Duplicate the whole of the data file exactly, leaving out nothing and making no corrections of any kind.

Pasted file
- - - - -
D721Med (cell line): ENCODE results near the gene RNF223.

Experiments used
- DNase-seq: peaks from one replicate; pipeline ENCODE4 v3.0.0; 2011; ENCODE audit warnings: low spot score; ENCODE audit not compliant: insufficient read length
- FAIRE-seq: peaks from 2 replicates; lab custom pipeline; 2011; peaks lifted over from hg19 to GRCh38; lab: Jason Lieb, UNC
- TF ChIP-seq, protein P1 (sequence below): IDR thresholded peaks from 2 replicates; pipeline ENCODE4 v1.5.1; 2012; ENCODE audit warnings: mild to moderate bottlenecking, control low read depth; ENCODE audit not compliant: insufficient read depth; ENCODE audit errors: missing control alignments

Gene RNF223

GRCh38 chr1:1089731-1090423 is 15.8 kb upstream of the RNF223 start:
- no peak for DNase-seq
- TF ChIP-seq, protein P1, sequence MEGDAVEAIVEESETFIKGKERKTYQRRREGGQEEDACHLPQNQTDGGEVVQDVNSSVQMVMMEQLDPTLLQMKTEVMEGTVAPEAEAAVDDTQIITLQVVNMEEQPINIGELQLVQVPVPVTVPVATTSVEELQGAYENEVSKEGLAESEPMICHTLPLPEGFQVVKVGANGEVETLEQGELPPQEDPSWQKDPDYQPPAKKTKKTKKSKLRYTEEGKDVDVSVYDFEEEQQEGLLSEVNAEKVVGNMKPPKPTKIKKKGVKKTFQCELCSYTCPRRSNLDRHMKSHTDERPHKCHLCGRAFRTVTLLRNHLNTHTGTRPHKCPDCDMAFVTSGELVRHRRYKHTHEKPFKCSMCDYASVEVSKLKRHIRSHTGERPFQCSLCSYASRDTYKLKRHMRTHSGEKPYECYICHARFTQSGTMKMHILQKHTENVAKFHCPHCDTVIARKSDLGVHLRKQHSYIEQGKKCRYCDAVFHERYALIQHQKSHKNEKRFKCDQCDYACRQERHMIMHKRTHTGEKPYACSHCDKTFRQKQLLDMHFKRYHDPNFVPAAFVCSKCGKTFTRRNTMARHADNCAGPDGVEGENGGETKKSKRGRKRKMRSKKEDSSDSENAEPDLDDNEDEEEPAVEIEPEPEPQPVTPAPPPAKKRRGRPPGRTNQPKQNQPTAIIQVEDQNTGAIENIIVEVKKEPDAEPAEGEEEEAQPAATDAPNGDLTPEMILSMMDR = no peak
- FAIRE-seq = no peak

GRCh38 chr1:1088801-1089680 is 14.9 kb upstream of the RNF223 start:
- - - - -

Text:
D721Med (cell line): ENCODE results near the gene RNF223.

Experiments used
- DNase-seq: peaks from one replicate; pipeline ENCODE4 v3.0.0; 2011; ENCODE audit warnings: low spot score; ENCODE audit not compliant: insufficient read length
- FAIRE-seq: peaks from 2 replicates; lab custom pipeline; 2011; peaks lifted over from hg19 to GRCh38; lab: Jason Lieb, UNC
- TF ChIP-seq, protein P1 (sequence below): IDR thresholded peaks from 2 replicates; pipeline ENCODE4 v1.5.1; 2012; ENCODE audit warnings: mild to moderate bottlenecking, control low read depth; ENCODE audit not compliant: insufficient read depth; ENCODE audit errors: missing control alignments

Gene RNF223

GRCh38 chr1:1089731-1090423 is 15.8 kb upstream of the RNF223 start:
- no peak for DNase-seq
- TF ChIP-seq, protein P1, sequence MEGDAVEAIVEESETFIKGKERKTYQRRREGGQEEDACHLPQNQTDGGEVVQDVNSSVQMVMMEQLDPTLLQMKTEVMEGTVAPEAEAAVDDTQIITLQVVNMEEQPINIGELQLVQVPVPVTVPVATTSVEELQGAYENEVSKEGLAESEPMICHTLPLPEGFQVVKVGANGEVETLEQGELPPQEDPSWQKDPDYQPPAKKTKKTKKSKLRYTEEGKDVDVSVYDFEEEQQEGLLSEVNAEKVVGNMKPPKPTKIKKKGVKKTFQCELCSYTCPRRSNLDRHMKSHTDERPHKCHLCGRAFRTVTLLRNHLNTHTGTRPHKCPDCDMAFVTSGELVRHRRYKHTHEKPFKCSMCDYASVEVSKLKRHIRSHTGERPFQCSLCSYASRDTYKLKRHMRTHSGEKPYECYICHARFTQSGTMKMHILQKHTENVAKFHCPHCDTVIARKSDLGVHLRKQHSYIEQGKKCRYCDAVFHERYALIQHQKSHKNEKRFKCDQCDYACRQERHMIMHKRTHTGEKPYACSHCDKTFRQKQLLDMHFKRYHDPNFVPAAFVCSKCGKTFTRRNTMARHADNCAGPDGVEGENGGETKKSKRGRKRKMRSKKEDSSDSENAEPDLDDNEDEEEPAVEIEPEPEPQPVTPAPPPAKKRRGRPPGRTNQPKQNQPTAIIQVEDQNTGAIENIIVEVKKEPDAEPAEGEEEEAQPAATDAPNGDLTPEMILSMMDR = no peak
- FAIRE-seq = no peak

GRCh38 chr1:1088801-1089680 is 14.9 kb upstream of the RNF223 start: